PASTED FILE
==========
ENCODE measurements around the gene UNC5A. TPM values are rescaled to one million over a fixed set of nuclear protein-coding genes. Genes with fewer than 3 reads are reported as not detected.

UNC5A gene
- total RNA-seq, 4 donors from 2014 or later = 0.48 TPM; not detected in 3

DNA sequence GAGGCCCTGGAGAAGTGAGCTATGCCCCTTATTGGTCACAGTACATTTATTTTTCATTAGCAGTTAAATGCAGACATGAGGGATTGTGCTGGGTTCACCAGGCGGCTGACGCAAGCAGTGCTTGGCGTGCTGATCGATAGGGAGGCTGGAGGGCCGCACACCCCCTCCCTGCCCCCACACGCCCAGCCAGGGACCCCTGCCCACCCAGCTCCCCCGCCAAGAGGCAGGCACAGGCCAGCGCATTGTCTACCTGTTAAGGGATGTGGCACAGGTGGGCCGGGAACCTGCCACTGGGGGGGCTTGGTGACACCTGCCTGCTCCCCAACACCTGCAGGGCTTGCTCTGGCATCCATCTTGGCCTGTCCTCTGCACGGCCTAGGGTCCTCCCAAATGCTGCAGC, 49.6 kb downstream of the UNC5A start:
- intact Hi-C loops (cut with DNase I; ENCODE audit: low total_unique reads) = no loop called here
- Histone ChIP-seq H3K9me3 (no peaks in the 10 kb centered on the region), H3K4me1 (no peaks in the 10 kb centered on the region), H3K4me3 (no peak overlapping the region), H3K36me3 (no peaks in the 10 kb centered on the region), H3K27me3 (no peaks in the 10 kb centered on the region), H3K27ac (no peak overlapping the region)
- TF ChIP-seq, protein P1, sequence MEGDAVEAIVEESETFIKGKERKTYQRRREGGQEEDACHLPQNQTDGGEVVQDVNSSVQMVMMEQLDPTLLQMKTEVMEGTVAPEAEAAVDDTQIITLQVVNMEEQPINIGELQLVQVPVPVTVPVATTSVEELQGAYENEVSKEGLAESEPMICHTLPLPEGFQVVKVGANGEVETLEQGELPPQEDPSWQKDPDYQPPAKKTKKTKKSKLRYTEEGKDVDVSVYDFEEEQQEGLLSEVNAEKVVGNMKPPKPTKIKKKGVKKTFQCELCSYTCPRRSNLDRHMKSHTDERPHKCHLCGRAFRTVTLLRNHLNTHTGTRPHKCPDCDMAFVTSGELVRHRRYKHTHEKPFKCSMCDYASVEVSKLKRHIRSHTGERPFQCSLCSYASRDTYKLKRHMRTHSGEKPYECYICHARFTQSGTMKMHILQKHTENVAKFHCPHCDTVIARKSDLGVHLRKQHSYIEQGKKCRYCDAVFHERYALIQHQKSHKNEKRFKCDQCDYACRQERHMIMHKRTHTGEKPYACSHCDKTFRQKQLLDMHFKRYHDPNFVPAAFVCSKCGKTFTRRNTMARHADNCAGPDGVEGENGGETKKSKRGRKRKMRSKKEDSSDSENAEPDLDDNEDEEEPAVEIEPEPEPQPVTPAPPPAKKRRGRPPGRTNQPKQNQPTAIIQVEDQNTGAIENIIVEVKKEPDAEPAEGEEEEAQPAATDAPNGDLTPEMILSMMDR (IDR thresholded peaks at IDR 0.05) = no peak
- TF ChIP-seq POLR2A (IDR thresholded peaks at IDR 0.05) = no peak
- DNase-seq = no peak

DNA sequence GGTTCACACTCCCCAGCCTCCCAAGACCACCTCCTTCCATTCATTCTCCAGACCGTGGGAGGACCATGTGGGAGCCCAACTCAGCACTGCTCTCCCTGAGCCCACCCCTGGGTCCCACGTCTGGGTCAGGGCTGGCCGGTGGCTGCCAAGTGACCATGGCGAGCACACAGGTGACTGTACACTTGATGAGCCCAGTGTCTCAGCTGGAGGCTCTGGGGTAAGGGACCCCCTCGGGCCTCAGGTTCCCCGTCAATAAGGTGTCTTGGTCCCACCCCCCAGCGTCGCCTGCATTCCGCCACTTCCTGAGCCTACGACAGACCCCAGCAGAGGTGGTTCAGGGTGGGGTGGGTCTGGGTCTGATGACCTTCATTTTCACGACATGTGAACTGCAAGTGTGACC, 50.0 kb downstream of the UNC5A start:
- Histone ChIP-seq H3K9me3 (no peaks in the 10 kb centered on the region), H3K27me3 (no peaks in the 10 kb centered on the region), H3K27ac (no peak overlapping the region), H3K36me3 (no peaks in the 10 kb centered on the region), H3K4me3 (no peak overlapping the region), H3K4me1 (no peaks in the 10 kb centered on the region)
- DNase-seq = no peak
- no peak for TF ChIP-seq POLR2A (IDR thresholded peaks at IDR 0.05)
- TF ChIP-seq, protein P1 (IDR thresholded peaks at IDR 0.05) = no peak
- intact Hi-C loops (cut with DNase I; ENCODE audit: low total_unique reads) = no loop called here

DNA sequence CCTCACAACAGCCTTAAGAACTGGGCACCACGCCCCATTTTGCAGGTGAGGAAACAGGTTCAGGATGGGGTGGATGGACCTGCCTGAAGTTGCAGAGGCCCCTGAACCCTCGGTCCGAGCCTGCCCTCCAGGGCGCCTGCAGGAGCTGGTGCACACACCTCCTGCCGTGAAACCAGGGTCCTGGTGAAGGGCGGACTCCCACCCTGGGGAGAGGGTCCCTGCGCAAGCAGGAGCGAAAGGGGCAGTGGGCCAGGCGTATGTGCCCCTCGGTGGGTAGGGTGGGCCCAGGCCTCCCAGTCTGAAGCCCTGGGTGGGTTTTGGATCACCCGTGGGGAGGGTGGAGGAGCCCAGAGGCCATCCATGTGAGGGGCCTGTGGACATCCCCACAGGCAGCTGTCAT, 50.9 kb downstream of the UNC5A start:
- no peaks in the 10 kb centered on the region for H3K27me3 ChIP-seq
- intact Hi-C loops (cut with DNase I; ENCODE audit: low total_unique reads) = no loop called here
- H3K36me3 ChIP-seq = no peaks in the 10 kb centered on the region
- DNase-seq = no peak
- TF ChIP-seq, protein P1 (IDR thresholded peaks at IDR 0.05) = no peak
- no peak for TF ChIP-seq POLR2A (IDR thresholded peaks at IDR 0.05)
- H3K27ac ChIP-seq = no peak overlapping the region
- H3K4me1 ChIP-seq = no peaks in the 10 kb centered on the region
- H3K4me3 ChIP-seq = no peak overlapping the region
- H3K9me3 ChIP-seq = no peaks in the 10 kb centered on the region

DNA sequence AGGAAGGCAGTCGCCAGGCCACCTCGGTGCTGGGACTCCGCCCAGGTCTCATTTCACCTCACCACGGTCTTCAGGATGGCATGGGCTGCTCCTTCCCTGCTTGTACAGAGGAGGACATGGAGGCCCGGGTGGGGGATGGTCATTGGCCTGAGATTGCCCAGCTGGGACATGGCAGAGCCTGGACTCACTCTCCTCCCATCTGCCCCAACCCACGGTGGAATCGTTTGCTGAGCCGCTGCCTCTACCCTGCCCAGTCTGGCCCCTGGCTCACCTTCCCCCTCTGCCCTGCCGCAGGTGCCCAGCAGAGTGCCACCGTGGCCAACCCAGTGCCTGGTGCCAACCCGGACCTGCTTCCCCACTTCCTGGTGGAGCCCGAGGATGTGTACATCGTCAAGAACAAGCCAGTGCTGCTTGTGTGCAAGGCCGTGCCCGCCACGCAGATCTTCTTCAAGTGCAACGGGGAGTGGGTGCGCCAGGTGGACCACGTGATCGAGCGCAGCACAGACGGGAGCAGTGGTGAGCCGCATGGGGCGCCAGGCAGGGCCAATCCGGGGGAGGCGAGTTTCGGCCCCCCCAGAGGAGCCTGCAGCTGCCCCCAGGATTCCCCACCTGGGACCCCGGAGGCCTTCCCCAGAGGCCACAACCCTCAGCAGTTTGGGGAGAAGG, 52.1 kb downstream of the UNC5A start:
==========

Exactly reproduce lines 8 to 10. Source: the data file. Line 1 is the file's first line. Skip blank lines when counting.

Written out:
- TF ChIP-seq POLR2A (IDR thresholded peaks at IDR 0.05) = no peak
- DNase-seq = no peak

DNA sequence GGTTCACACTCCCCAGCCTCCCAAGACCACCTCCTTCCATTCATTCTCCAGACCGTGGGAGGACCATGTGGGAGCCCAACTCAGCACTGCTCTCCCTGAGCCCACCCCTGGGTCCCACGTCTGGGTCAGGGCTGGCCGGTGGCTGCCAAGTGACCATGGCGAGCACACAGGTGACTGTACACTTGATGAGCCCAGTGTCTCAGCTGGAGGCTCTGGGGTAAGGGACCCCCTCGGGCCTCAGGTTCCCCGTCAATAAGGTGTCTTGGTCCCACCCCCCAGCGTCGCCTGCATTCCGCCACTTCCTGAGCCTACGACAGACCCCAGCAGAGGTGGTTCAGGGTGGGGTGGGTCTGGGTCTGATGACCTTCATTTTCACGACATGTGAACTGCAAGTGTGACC, 50.0 kb downstream of the UNC5A start: